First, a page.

Tuesday, July 21, 2009
BC Rail: In the Terabyte Age, government has no need to press delete
BY MIRO CERNETIG
VANCOUVER SUN - JULY 21, 2009
Full column is HERE.
Our British Columbia government might want to dispatch someone to a computer store, to hunt down one of the wonders of the digital age -- a $129-computer hard drive with room for a terabyte of data.
A terabyte, in case you're not up to speed with your bits and bytes, would offer enough digital space to contain the equivalent of one million books. In other words, pretty much every e-mail that's ever been written by the government could be stored on a drive the size of a paperback book.
Okay, perhaps given the verbosity of politicians and their bureaucrats, they might need more than one of those terabytes. But you get the idea. We live in a time when there is a near-infinite ability to store data, pretty much forever, for next to nothing.
It's a point worth noting after the latest, bizarre twist in the BC Rail court case.
We have been told by the provincial government that e-mails between Premier Gordon Campbell, top cabinet ministers and staff, allegedly of importance in the trial on charges of corruption in the $1-billion privatization of provincially owned BC Rail, have likely been deleted.
Why, in our digital age, when computer memory is approaching the infinite at near-zero cost, are government correspondence and cabinet level e-mails being erased at all?
Whatever the impact any deleted government e-mails might have in determining guilt or innocence in the BC Rail trial, the systematic deletion of government correspondence is not in the public interest. It erodes government transparency, a pillar of healthy democracy. Wiping clean the public record is not only unnecessary, it is essentially an attack on history.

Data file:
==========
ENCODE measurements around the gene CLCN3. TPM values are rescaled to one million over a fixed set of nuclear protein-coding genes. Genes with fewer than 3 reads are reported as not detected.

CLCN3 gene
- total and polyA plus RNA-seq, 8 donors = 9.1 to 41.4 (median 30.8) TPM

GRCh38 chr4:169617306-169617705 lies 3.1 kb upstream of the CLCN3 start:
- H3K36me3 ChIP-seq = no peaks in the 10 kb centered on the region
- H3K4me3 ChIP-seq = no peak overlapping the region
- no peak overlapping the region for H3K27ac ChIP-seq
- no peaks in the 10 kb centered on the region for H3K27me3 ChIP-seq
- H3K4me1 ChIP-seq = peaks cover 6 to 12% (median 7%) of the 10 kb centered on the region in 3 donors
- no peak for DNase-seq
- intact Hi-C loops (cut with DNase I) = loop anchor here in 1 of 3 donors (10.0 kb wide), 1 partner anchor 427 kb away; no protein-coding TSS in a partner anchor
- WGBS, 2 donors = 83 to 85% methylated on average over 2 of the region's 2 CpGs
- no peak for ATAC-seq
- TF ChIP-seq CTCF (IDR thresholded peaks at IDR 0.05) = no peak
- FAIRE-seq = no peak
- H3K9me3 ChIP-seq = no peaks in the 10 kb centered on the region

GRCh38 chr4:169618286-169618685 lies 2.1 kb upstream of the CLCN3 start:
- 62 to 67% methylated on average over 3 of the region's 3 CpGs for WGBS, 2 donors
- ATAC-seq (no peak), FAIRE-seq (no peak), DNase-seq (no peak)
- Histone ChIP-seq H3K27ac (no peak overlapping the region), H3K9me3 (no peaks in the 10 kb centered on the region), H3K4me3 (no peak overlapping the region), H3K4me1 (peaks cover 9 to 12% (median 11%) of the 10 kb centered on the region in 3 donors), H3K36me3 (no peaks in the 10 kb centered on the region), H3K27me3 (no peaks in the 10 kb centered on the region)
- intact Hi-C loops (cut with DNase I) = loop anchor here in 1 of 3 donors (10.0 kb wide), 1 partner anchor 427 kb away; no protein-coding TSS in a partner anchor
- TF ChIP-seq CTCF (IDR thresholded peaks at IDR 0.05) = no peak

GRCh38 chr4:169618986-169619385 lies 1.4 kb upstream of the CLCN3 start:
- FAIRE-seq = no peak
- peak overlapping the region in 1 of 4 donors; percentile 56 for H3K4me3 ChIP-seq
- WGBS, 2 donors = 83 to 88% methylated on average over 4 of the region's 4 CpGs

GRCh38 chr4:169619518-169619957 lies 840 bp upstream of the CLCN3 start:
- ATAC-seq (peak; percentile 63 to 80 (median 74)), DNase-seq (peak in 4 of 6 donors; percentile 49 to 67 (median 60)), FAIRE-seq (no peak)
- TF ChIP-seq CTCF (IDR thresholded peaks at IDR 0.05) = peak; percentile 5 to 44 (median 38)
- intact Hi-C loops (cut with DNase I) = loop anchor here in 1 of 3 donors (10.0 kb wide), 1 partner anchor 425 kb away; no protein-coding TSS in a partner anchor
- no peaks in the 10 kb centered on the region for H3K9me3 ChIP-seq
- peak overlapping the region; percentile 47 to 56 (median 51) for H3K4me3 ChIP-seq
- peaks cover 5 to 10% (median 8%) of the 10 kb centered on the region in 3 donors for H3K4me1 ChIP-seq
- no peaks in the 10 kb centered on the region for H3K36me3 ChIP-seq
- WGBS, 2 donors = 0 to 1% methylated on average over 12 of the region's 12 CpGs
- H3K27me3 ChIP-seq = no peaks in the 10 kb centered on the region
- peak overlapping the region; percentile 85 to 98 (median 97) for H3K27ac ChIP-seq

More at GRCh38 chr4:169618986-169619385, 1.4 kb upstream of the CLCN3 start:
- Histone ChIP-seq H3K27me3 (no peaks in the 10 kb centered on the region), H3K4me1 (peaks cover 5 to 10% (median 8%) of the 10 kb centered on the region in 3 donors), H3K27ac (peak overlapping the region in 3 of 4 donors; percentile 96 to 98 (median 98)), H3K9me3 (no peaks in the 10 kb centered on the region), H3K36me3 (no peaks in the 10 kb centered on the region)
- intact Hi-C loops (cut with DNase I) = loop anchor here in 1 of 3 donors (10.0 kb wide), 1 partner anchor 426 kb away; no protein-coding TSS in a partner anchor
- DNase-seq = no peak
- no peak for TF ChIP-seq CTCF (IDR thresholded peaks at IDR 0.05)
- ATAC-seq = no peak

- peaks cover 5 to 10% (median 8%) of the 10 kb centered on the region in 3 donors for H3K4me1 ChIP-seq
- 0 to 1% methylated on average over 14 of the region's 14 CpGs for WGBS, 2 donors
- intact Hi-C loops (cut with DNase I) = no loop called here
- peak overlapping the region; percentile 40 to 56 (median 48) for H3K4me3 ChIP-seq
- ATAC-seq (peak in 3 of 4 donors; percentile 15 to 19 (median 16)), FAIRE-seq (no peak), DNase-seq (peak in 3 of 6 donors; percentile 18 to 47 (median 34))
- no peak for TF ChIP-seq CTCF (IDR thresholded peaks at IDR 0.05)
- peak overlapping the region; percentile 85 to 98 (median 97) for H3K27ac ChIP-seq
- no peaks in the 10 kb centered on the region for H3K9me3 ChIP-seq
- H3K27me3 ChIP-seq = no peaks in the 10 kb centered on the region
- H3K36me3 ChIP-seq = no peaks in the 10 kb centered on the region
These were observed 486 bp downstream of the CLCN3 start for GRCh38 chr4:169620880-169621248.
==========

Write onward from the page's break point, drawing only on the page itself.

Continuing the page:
Let me explain.
Over the last couple of decades, as e-mail has taken over from pen and paper as the primary method government officials, politicians and citizens use to communicate, there's been a steady move toward government policies of systematically erasing data. Few jurisdictions have resisted the idea of eventually pressing "delete" on government e-mails.
Often this erasure of the public record is made under the guise of clearing out limited storage space on government computers. That used to be arguable, of course, when computer storage cost a fortune. But it's an antiquated and fatuous excuse in an age when anyone can pick up a $129 terabyte drive at Future Shop. No technological or cost reason now exists for wiping clean the memory banks.
Another rationalization is that what our governments erase is "transitory" -- that is, e-mails of no public value because they involve innocuous, housekeeping messages, such as: "Hey, Premier, would you like a Diet Coke?" Or, "Hey, Premier, that 9 a.m. meeting has been changed to 9:30."
But why are politicians -- or their bureaucrats -- overseeing this highly subjective decision? How do they -- or we -- know that what is perceived as transitory and irrelevant today won't have great value in the future, when history is being written and public policy sifted and judged?
Consider the Watergate scandal and Richard Nixon's famous White House tapes -- in essence an early form of 24/7, digital record keeping. The Watergate tapes contained the damning evidence of the U.S. president's cover-up of dirty tricks, ending Nixon's presidency and making politicians leery of the dangers of an exhaustive record left behind for posterity.
But there was more than a scandal on the Watergate tapes. It was history. Think of the telling moments that would have been lost to the record if those tapes had been ruled transitory: Nixon's nocturnal musings of those plotting against him, a president's egomania, his loneliness, his feelings of vulnerability, his relationship to members of his inner circle, his unvarnished explanation of the logic behind decisions, the ruthless pragmatism and ambition of Henry Kissinger, and even Nixon's flashes of brilliance.